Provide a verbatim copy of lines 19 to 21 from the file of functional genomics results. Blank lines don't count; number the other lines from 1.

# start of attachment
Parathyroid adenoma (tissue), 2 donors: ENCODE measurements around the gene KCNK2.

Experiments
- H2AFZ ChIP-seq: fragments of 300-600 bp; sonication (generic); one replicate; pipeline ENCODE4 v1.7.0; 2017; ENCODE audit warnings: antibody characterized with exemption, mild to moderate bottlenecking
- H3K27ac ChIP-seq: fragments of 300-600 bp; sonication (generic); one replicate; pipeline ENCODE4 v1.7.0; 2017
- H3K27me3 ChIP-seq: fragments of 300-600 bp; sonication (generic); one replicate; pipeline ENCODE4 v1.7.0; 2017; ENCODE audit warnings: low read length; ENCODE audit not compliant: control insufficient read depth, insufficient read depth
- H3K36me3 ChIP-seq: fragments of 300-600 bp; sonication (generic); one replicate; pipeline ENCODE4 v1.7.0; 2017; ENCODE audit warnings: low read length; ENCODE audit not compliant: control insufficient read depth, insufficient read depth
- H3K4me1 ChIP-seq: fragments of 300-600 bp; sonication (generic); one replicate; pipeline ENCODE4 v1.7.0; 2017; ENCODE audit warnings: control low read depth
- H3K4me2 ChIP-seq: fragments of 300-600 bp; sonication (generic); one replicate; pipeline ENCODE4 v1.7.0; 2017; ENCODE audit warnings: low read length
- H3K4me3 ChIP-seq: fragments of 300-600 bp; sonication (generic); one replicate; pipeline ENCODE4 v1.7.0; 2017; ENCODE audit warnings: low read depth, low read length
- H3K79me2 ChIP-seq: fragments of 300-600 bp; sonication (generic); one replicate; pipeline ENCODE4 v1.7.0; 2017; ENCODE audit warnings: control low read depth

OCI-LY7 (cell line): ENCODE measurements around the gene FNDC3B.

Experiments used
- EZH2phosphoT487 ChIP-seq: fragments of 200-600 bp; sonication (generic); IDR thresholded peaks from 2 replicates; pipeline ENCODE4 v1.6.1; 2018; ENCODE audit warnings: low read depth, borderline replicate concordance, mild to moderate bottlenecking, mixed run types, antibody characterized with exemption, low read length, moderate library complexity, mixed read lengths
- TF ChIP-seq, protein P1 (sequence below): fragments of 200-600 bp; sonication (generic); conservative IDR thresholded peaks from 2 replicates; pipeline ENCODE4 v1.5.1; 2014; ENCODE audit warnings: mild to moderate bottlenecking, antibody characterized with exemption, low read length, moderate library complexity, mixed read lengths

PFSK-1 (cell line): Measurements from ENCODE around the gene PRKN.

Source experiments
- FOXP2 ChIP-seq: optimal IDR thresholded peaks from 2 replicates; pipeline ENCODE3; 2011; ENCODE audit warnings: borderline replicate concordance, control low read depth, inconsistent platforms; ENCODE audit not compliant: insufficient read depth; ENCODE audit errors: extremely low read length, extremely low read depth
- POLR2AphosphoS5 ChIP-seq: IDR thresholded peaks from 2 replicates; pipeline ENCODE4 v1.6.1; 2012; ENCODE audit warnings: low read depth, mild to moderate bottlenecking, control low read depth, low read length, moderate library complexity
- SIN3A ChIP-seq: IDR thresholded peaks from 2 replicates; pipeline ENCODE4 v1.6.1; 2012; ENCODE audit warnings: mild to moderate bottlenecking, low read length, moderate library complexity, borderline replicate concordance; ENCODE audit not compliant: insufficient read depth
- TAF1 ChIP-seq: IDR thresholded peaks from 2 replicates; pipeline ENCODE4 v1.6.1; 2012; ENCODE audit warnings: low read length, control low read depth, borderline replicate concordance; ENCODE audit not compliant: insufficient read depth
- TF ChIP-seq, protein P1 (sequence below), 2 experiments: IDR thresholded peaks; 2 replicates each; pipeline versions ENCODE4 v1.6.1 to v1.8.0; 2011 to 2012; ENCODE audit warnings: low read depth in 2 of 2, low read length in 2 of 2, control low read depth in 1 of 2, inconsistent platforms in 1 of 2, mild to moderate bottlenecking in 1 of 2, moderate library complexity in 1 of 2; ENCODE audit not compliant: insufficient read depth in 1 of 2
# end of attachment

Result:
- SIN3A ChIP-seq: IDR thresholded peaks from 2 replicates; pipeline ENCODE4 v1.6.1; 2012; ENCODE audit warnings: mild to moderate bottlenecking, low read length, moderate library complexity, borderline replicate concordance; ENCODE audit not compliant: insufficient read depth
- TAF1 ChIP-seq: IDR thresholded peaks from 2 replicates; pipeline ENCODE4 v1.6.1; 2012; ENCODE audit warnings: low read length, control low read depth, borderline replicate concordance; ENCODE audit not compliant: insufficient read depth
- TF ChIP-seq, protein P1 (sequence below), 2 experiments: IDR thresholded peaks; 2 replicates each; pipeline versions ENCODE4 v1.6.1 to v1.8.0; 2011 to 2012; ENCODE audit warnings: low read depth in 2 of 2, low read length in 2 of 2, control low read depth in 1 of 2, inconsistent platforms in 1 of 2, mild to moderate bottlenecking in 1 of 2, moderate library complexity in 1 of 2; ENCODE audit not compliant: insufficient read depth in 1 of 2